A lesson for Catholic preachers in the power of brevity

A lesson for Catholic preachers in the power of brevity

A lesson for Catholic preachers in the power of brevity

Basilica of St. Mary Star of the Sea in Key West, Florida. (Credit: Wikicommons.)

The shocking brevity of a 27-word homily was a reminder that one problem with much Catholic preaching is simply that it goes on too long, in part because homilists sometimes don’t appear to weigh every word to determine if they’re actually necessary.

Flannery O’Connor, probably the greatest Southern Catholic novelist of the 20th century, liked to tell a story about a relative who converted to Catholicism, which was a highly counter-cultural move to make in the “Baptist belt” of the American South in the 1950s.

Pressed to explain the choice, the relative allegedly said, “Well, the preaching was so bad I figured there must be something else to keep folks coming back.”

That’s a bit of a caricature, but it captures something real about how Catholics and Protestants have been seen, at least at the level of stereotypes, in the United States over the years: Catholics are great at liturgy, at art, at “smells and bells,” but when it comes to preaching, Protestants, especially Evangelicals and Pentecostals, usually run the table.

Those perceptions are, of course, over-generalized. Still, there’s at least a grain of truth captured in this stereotype, which is the idea that on the scale of priorities for Catholic clergy over the years, preaching sometimes just hasn’t rated that high.

All this comes to mind in light of an experience I had this week in Key West, Florida, while attending a couple of morning daily Masses at the Basilica of St. Mary Star of the Sea celebrated by Father Arthur Dennison. Several members of the Crux team were gathered in Key West for meetings.

Although Key West in reality is a culture all to itself, it is technically part of the American South too – indeed, literally as far south in the United States as the public can go, with only roughly 90 miles separating its southern tip from Cuba.

Thursday’s Gospel was drawn from Luke 7, in which Jesus speaks of John the Baptist, the key line from which is the following: “Among those born of women, no one is greater than John; yet the least in the Kingdom of God is greater than he.”

In all, the Gospel reading that morning ran to 171 words, featuring the typically crisp language for which the public utterances of Christ are justifiably renowned.

After the Gospel, Dennison paused to deliver his homily. There were the usual signs of people settling in, getting comfortable, perhaps trying to sneak in a quick check of messages or a peek at the bulletin, that usually precede an experience people expect will stretch on for a least a few minutes.

Here’s Dennison’s entire homily, word-for-word, which was immediately burned into my memory.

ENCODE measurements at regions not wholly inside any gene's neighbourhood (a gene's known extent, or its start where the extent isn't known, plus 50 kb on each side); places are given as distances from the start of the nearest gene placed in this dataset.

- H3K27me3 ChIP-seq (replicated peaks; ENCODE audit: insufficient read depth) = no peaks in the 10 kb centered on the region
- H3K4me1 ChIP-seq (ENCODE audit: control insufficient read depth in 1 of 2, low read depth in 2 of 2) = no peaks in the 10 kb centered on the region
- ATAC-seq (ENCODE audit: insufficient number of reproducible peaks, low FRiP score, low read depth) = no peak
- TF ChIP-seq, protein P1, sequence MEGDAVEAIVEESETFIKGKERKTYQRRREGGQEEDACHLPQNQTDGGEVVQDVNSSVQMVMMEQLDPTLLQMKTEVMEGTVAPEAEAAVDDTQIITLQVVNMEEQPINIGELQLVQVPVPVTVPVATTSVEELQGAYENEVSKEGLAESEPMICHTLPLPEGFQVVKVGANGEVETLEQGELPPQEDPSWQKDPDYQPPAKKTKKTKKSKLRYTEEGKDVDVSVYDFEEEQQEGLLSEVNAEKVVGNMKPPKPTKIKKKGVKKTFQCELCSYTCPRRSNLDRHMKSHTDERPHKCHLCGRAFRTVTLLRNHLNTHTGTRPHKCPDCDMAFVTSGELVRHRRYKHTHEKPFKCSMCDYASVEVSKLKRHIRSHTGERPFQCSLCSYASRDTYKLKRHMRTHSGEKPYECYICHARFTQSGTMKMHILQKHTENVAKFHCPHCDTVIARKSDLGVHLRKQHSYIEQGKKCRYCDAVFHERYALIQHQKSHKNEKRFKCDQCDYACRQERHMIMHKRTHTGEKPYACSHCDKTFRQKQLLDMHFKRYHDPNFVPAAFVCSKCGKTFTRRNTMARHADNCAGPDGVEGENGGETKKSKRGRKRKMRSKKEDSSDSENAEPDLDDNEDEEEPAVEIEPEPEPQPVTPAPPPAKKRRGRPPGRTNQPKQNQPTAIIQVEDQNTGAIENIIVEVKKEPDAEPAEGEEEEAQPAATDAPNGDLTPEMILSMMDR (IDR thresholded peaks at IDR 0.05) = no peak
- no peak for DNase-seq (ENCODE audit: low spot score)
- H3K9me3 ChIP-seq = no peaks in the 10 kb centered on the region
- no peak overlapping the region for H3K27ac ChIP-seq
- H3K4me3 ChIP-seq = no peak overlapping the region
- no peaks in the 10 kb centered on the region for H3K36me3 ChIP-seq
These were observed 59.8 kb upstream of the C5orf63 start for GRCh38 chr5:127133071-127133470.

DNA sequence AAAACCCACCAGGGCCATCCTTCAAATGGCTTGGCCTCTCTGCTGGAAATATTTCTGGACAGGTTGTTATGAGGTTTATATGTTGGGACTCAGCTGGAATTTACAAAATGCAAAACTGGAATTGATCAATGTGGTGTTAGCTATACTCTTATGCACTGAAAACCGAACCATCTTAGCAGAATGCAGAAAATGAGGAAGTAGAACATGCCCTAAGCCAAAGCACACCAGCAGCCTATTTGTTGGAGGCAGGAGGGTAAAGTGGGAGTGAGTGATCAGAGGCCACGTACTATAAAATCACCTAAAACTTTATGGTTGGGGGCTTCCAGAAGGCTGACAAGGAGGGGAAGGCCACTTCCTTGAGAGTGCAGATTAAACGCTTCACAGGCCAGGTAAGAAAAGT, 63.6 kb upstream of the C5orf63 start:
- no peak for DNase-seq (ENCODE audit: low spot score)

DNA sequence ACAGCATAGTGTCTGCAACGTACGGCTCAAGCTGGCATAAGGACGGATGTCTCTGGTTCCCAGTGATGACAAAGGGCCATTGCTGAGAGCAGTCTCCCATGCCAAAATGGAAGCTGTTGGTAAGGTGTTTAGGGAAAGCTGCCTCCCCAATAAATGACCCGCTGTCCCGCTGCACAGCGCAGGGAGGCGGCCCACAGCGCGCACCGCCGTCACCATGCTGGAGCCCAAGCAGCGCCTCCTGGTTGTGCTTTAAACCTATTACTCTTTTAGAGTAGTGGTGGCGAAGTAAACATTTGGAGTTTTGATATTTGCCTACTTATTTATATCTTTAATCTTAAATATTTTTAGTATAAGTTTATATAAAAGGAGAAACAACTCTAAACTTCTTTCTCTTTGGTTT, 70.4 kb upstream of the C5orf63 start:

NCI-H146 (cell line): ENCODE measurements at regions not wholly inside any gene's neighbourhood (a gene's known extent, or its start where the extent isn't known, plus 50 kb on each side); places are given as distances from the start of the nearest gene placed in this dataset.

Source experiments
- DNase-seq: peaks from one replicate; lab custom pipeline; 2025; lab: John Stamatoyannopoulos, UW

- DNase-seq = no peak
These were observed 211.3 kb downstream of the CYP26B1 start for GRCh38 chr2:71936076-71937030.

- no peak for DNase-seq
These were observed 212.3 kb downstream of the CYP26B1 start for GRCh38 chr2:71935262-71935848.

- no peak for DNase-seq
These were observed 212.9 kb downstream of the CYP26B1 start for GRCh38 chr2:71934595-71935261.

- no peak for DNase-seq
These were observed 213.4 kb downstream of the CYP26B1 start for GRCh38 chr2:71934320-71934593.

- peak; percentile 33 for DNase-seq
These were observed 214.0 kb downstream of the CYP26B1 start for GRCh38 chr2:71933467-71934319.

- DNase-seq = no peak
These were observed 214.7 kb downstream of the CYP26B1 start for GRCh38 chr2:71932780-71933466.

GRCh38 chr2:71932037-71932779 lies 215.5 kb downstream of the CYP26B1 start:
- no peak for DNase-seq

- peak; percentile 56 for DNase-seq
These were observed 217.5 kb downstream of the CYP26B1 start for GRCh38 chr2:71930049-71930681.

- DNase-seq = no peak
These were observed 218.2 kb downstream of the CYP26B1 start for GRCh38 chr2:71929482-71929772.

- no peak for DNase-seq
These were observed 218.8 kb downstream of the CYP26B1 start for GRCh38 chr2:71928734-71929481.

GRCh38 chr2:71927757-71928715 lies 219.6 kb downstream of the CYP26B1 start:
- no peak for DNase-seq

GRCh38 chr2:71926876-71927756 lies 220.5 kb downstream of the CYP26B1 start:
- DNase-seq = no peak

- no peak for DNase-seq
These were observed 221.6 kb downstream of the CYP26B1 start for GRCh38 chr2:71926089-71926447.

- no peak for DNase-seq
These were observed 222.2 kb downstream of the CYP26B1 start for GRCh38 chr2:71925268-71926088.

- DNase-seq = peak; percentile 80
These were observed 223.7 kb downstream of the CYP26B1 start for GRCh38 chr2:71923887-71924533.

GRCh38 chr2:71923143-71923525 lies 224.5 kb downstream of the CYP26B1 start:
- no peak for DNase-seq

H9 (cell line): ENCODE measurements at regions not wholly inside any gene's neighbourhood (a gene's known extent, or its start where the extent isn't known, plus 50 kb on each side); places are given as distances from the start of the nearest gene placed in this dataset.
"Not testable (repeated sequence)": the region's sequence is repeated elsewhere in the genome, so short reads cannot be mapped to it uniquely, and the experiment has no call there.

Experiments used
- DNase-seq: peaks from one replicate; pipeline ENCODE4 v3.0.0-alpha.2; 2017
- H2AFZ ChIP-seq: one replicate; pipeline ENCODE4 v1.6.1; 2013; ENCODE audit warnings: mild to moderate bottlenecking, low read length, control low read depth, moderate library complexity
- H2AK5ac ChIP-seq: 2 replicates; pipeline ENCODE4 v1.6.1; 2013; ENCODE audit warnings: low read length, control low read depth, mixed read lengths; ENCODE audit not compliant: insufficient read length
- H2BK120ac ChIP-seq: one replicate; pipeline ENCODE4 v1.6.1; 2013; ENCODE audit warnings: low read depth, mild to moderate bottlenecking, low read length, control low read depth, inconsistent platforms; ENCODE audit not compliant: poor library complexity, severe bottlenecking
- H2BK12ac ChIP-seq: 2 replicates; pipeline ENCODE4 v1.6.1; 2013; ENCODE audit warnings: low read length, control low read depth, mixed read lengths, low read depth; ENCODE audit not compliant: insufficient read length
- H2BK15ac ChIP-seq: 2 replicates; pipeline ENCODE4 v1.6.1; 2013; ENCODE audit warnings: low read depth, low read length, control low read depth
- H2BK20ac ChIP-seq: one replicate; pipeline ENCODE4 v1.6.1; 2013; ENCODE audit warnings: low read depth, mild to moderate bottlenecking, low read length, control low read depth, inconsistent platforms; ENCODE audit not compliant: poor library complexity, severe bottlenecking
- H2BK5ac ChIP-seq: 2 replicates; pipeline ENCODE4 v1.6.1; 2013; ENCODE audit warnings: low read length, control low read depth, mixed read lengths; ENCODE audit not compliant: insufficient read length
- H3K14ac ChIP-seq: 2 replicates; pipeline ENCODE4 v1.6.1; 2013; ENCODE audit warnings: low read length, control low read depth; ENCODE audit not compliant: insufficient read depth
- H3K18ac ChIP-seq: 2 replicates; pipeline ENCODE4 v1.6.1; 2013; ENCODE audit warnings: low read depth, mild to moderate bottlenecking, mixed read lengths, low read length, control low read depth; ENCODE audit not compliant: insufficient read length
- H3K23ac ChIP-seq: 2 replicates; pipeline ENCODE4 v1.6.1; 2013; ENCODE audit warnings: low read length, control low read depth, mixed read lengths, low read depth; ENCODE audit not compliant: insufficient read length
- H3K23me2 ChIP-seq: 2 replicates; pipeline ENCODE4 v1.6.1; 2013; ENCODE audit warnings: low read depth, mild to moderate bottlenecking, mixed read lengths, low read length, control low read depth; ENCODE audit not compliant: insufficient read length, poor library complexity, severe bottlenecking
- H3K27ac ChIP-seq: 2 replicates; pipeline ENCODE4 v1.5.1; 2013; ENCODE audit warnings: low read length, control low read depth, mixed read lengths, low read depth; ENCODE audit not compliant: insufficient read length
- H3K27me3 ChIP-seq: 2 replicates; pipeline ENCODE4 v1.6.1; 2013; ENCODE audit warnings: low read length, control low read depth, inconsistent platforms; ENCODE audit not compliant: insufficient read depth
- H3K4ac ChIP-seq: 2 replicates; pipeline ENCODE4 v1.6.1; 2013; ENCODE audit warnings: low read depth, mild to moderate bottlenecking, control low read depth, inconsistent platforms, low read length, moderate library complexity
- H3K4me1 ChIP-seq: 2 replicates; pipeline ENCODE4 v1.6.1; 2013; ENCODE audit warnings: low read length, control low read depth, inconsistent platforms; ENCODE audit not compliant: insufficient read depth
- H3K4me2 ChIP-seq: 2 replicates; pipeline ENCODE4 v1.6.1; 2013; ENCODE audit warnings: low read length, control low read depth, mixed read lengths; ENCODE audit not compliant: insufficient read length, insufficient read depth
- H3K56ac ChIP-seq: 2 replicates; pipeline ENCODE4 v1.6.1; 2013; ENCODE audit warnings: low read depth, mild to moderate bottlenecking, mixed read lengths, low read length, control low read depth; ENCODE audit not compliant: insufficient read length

“To be entirely clear, Jesus said that among those born of women, John was the greatest. To be equally clear, we should listen to him and respond.”

Frankly, the brevity was so stunning my colleagues and I did a double-take, unable to process at first that Dennison was actually finished and was moving to the altar to begin the liturgy of the Eucharist.

The next day, the reading was from John 5 about how John the Baptist brought a lamp to light the way to Christ, a robust 85 words in total. Once again Dennison summarized the reading, and then added this: “John brought light, but there are those who still refuse to see.” Twelve words, start to finish.

After I heard him do it so succinctly again, I said: “He’s my new candidate for the greatest homilist I’ve ever heard!”

To some extent, I was being facetious – breakfast and a day in Key West awaited, and two 10-second homilies in a row were an unexpected bonus. Plus, this was daily Mass in front of a small congregation.

On the other hand, I wasn’t entirely kidding. If you look at Dennison’s utterances, the heart of the matter in each case was all there. As one of my colleagues put it, it was the “kerygma” itself, entirely unadorned.

As anyone who’s sat through a random sample of Catholic homilies recently could confirm, that’s often not the typical experience. Too often, it’s hard to detect the evangelical forest for the verbal trees.

On Friday, I went up to compliment Dennison on his economy of expression. He told me it’s deliberate, something he’s been doing at daily Mass for years, ever since he arrived in Key West.

“Anybody can talk for five minutes and maybe have a vague idea of their opening point,” he said. “To do it all in one sentence, you really have to think about it.”

He conceded that he isn’t quite so crisp on Sundays, a point we confirmed over the weekend. Yet even then, the discipline of carefully measuring every word throughout the week obviously had an effect, as Dennison on Sunday was able to weave Scriptural erudition, humor, and keen pastoral insight with no wasted time or prolix constructions.

Upon reflection, I realized what Dennison delivers is a reductio ad absurdum on the idea that there’s any necessary correlation between length and substance.Were it up to me, videos of him at daily Mass would be shown in homiletics courses around the world.

For the record, I’m aware it’s taken me 859 words to make that point – three times the length of the two Gospel readings and homilies we heard in Key West. On the other hand, I never claimed to be Luke, John or Father Arthur Dennison!

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